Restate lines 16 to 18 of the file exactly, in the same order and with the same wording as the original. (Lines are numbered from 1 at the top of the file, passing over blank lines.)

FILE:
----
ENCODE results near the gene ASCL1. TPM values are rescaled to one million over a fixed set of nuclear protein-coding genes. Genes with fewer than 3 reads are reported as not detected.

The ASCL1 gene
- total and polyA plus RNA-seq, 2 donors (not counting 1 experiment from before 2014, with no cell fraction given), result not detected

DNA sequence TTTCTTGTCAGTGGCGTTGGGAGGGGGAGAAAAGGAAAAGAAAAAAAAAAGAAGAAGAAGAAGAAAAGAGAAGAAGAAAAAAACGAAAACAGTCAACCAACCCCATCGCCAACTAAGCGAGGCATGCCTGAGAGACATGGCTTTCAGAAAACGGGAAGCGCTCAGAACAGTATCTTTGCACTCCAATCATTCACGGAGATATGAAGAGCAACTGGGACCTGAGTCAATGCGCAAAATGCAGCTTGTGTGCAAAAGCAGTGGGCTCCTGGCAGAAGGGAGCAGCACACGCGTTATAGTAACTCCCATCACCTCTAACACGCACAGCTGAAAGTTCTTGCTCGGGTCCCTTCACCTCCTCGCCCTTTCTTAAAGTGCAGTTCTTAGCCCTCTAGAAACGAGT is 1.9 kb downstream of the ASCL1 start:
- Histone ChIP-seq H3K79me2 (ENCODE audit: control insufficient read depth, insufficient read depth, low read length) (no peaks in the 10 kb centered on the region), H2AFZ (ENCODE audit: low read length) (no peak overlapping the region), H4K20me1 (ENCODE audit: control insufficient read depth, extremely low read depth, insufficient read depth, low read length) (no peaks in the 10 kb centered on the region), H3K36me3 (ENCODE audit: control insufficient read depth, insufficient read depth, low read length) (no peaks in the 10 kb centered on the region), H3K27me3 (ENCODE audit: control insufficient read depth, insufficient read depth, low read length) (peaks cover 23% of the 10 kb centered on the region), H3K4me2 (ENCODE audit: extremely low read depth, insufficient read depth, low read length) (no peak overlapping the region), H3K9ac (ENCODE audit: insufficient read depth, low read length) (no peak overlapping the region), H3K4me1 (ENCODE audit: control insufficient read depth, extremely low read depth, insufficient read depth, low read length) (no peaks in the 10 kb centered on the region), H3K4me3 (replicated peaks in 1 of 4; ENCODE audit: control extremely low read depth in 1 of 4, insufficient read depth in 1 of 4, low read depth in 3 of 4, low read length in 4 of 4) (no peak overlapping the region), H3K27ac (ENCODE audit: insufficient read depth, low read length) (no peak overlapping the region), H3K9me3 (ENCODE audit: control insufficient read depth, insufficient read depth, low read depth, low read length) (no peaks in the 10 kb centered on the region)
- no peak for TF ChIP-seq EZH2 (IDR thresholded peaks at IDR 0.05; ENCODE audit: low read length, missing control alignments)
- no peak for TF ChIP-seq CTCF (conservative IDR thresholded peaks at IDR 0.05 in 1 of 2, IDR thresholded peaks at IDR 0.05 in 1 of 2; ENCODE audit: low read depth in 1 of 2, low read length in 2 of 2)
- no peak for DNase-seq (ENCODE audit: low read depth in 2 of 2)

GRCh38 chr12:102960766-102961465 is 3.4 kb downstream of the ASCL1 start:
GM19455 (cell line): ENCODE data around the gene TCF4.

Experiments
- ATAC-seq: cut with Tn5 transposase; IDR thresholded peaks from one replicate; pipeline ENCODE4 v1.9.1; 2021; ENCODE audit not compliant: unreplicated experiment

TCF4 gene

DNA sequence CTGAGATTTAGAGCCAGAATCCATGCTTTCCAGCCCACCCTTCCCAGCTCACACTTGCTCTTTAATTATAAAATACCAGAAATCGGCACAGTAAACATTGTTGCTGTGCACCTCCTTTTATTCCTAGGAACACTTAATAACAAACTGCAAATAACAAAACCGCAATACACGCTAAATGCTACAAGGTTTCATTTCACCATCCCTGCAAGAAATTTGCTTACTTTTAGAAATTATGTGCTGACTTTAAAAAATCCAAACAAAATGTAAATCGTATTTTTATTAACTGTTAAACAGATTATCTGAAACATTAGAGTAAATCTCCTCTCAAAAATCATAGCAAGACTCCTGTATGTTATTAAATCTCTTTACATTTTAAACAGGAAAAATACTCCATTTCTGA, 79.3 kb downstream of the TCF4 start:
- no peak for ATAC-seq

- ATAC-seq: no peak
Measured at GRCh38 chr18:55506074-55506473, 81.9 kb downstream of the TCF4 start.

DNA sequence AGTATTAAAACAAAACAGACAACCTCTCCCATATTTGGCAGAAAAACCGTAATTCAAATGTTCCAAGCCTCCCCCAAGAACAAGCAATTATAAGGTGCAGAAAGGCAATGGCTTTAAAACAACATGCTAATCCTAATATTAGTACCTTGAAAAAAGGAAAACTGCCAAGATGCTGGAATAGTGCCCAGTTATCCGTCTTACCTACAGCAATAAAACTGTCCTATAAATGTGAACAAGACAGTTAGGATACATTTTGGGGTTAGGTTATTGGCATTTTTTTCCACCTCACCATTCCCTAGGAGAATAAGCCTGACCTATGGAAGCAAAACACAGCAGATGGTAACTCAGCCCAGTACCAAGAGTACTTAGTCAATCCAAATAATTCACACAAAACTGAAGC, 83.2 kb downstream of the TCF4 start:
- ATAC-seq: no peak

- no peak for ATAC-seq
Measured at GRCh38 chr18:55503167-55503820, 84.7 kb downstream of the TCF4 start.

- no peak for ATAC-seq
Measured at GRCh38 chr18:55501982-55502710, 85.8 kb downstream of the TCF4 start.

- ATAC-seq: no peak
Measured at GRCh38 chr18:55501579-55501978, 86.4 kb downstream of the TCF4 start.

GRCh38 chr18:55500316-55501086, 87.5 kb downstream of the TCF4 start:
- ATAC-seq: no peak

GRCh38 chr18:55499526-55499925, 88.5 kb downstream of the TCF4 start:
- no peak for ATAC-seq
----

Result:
- ATAC-seq: no peak
Measured at GRCh38 chr18:55506074-55506473, 81.9 kb downstream of the TCF4 start.

DNA sequence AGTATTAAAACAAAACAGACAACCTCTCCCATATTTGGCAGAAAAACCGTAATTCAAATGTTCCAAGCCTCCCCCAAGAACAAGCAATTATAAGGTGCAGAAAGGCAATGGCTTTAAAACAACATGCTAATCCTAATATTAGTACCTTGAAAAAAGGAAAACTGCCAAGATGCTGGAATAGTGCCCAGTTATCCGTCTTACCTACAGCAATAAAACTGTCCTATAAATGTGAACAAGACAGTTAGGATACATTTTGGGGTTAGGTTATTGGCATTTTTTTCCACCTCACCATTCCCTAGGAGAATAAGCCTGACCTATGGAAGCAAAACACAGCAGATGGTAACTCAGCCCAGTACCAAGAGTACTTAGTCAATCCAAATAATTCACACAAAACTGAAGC, 83.2 kb downstream of the TCF4 start: